Legislators are gathered in Juneau to decide whether to back Gov. Sarah Palin's gas pipeline plan, but some are saying they want to confront her on another issue: her controversial vetoes of $268 million from the state's capital budget last month.
The debate in the legislative hallways over the veto override issue adds a new dynamic to the contentious gas pipeline debate, as some of those expected to back the governor on the gas pipeline are also looking to challenge her on the project vetoes.
House Speaker John Harris, R-Valdez, said there is interest among Republicans in overriding Palin's vetoes, but those wanting to challenge the governor on the vetoes will need the support of House Democrats to make that happen.
"We don't have the votes in our caucus," he said.
House Democratic Leader Rep. Beth Kerttula, D-Juneau, said her caucus is spilt on the issue, like the Republicans.
There might be enough votes in her caucus to back an override, she said.
"There are some people who will not vote to override any vetoes, some who will vote to override on specific issues, and some who want to override all of them," Kerttula said.
One of those votes would likely come from Juneau's other representative.
"I'm just so frustrated with the governor's ferry vetoes. I'm ready to override all of them," said Rep. Andrea Doll, D-Juneau.
Rep. Bill Thomas, R-Haines, whose rural Southeast district was hit hard by vetoes, said he wasn't ready to comment.
Rep. Mike Doogan, D-Anchorage, who criticized the growth of the state budget, said he'd oppose any attempt to override the governor.
The Alaska Constitution gives the Legislature five days after a special session convenes to decide to override. The deadline to override would be Saturday.
The Constitution also makes it difficult to override a veto, needing a 75 percent supermajority of the 60 legislators, meeting in joint session, to override the governor.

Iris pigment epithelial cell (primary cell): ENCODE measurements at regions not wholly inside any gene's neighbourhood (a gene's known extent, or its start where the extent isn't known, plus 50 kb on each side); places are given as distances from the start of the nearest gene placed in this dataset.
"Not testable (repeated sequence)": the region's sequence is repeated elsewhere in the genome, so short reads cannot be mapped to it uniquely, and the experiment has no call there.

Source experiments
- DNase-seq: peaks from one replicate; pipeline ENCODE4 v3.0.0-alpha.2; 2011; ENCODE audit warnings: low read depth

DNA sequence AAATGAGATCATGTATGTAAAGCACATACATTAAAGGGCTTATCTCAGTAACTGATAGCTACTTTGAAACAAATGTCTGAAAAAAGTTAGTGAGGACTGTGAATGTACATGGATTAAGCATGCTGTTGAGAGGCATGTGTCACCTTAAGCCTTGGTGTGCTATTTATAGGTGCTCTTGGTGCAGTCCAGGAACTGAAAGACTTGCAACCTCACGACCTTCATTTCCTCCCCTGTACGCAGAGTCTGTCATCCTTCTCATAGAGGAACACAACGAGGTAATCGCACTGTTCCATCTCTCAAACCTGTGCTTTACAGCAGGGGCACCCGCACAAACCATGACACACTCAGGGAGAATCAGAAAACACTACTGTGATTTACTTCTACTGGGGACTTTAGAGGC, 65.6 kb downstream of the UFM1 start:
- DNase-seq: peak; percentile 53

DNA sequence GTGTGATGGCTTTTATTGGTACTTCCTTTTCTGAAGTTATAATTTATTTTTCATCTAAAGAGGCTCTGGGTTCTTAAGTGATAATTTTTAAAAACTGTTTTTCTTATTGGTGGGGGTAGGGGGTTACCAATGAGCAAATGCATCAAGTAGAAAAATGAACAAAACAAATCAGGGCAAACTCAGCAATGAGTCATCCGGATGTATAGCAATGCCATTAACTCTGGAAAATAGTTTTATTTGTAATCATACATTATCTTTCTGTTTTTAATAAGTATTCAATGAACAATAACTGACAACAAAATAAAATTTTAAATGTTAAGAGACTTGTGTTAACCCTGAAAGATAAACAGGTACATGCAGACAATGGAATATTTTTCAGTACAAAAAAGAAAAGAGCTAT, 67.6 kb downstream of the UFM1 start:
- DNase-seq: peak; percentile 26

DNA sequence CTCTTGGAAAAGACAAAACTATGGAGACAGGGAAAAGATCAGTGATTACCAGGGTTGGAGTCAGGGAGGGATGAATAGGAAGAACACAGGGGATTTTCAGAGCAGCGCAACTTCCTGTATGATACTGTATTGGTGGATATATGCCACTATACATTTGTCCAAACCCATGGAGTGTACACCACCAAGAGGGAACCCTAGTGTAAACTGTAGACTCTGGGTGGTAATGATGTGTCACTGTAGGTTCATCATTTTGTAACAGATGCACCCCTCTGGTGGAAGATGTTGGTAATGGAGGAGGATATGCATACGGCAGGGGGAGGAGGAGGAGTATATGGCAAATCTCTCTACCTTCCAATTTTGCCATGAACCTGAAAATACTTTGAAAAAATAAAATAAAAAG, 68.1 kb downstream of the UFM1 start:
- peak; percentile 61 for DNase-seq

Some members of the Senate majority coalition, made up of 75 percent of the Senate itself, said they'd be willing to go the override route.
"I'd like to see a discussion," said Sen. Kim Elton, D-Juneau.
"I've got some interest," said Sen. Hollis French, D-Anchorage, and chairman of the Senate Judiciary Committee.
Elton was among those legislators criticizing Palin for failing to communicate her veto criteria to the Legislature ahead of time, and said that may play into legislators' interest in overrides.
The governor, Elton said, "needs to be engaged when we are saying 'no' to a lot of people, and 'yes' to a few," he said.
Senate Republican Minority Member Gary Wilken, R-Fairbanks, said an override would be a mistake.
"She cut less than 10 percent," he said. "I think everyone ought to be very grateful for the size of the capital budget. An override just makes us look greedy."
Some legislators say they think the override talk stems from resentment of an extremely popular governor who doesn't treat the Legislature as an equal branch of government and doesn't come down from her third-floor offices to engage the House and Senate.
"Some people think it is time we taught the third floor a lesson," said Doogan, an override opponent.
Contact reporter Pat Forgey at 586-4816 or e-mail firstname.lastname@example.org.
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